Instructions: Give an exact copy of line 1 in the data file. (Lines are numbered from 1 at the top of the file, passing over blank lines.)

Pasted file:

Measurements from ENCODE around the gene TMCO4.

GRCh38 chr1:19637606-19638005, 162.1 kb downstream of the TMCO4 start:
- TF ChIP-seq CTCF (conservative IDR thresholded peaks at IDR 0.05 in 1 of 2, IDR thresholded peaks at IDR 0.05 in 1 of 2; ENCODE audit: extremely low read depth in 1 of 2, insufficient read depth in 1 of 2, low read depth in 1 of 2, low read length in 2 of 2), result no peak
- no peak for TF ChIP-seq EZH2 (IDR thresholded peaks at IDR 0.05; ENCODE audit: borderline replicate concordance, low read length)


Measurements from ENCODE around the gene TMCO4.